Red Foxes

Red Foxes

The Red Fox (Vulpes vulpes) is the largest of the true foxes, as well as being the most geographically spread member of the Carnivora, being distributed across the entire northern hemisphere from the Arctic Circle to North Africa, Central America, and the steppes of Asia. Its range has increased alongside human expansion, having been introduced to Australia, where it is considered harmful to native mammal and bird populations. Forty-five subspecies are currently recognized, which are divided into two categories: the large northern foxes, and the small, primitive southern foxes of Asia and the Middle East.

Red foxes are social animals, whose groups are led by a mated pair which monopolizes breeding. Subordinates within a group are typically the young of the mated pair, who remain with their parents to assist in caring for new kits. The species primarily feeds on small rodents, though it may also target leporids, game birds, reptiles, invertebrates and young ungulates. Fruit and vegetable matter is also eaten on occasion. Although the red fox tends to displace or even kill its smaller cousins, it is nonetheless vulnerable to attack from larger predators such as wolves, coyotes, golden jackals and medium and large felines. The species has a long history of association with humans, having been extensively hunted as a pest and furbearer for centuries, as well as being prominently represented in human folklore and mythology. Because of its widespread distribution and large population, the red fox is one of the most important furbearing animals harvested for the inhumane fur trade.

Red foxes use their urine to mark their territories. Urine is also used to mark empty cache sites, as reminders not to waste time investigating them. Red foxes live in family group sharing a joint territory or a pack, scout or troop made of an alpha male and/or female with rogues (loner or abandoned foxes) and family members. In favorable habitats and/or areas with low hunting pressure, subordinate foxes may be present in a range. Subordinate foxes may number 1-2, sometimes up to 8 in one territory. These subordinates could be formerly dominant animals, but are mostly young from the previous year, who act as helpers in rearing the breeding vixen's kits. Non-breeding vixens will guard, play, groom, provision and retrieve kits. Red foxes may leave their families once they reach adulthood if the chances of winning a territory of their own are high. If not, they will stay with their parents, at the cost of postponing their own reproduction.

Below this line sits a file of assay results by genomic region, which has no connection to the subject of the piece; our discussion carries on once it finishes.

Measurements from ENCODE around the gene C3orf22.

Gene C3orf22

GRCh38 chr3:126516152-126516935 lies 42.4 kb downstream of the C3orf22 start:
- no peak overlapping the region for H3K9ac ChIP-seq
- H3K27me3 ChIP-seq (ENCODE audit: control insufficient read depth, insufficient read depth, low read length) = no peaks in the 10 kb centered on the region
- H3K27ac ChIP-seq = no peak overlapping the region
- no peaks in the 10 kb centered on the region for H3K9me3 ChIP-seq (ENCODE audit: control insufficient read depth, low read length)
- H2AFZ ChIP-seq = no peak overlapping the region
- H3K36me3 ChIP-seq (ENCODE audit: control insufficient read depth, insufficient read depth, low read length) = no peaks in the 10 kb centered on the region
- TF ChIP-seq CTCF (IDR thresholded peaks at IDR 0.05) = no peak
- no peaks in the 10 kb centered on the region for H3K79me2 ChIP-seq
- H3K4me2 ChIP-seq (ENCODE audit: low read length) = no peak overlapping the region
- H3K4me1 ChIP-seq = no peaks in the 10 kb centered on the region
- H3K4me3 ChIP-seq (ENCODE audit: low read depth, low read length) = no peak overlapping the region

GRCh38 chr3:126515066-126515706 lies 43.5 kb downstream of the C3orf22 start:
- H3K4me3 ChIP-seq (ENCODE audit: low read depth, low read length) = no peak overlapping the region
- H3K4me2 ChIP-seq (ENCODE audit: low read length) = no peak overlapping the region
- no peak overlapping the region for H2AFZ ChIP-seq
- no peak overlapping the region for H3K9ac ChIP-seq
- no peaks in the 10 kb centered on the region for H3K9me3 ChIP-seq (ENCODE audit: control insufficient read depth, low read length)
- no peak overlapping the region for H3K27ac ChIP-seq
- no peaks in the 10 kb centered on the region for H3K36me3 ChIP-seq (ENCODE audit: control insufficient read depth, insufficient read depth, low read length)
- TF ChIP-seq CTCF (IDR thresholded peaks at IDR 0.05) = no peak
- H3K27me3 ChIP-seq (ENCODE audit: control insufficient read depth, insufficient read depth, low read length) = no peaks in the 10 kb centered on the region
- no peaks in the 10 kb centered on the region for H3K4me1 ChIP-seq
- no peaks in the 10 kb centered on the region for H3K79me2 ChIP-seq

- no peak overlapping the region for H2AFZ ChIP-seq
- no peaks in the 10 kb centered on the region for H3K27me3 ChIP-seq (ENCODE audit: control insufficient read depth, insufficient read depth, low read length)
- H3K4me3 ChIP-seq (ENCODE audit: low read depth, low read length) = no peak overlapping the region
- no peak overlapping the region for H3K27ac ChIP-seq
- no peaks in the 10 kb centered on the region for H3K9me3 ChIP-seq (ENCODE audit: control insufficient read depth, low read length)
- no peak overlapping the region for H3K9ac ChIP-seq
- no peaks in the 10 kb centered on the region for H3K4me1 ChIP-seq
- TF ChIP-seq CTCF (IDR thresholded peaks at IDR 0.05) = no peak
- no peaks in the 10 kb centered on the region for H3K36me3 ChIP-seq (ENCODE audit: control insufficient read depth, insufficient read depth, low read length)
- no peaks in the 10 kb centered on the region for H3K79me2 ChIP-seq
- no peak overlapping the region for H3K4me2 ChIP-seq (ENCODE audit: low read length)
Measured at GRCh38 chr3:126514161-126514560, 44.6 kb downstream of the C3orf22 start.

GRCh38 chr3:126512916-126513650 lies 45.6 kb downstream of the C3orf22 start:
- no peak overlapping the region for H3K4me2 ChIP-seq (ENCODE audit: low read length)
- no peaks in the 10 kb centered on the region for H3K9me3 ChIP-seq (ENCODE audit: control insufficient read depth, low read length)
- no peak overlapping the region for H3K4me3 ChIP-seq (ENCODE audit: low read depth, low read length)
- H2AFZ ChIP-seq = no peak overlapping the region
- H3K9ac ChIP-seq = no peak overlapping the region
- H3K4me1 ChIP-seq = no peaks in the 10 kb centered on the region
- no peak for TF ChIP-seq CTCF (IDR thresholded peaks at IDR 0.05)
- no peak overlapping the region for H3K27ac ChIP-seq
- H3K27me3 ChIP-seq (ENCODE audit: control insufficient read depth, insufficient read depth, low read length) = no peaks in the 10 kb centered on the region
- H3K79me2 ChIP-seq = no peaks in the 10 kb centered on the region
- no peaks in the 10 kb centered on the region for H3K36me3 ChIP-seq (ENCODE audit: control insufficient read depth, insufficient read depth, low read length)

Red fox body language consists of movements of the ears, tail and postures, with their body markings emphasizing certain gestures. Postures can be divided into aggressive/dominant and fearful/submissive categories. Some postures may blend the two together. Red foxes have a wide vocal range, and produce different sounds spanning five octaves, which grade into each other.


Foxes are at risk from habitat loss, inhumane trapping, hunting and vehicle deaths. Fox penning is an indefensible and barbaric blood sport in which dozens of dogs compete in a fenced-in area to chase - and sometimes rip apart - foxes and coyotes taken from the wild.

Foxes are senselessly tortured and killed to satisfy the dictates of fashion. Wild-caught fox fur is obtained by setting traps or snares. Once an animal is caught, it may remain in the trap or snare for several days starving or slowly strangling. Farm-raised fox fur comes from animals kept in tiny, filthy cages, deprived of adequate protection from the elements. As a result, animals develop stereotypical behavior, including pacing, head bobbing and self-mutilation. On fur farms, foxes are electrocuted by placing a metal clamp on the snout and forcing a rod into the anus, and then connecting the metal to a power source. Some animals are forced into bags or boxes and gassed with carbon monoxide or carbon dioxide.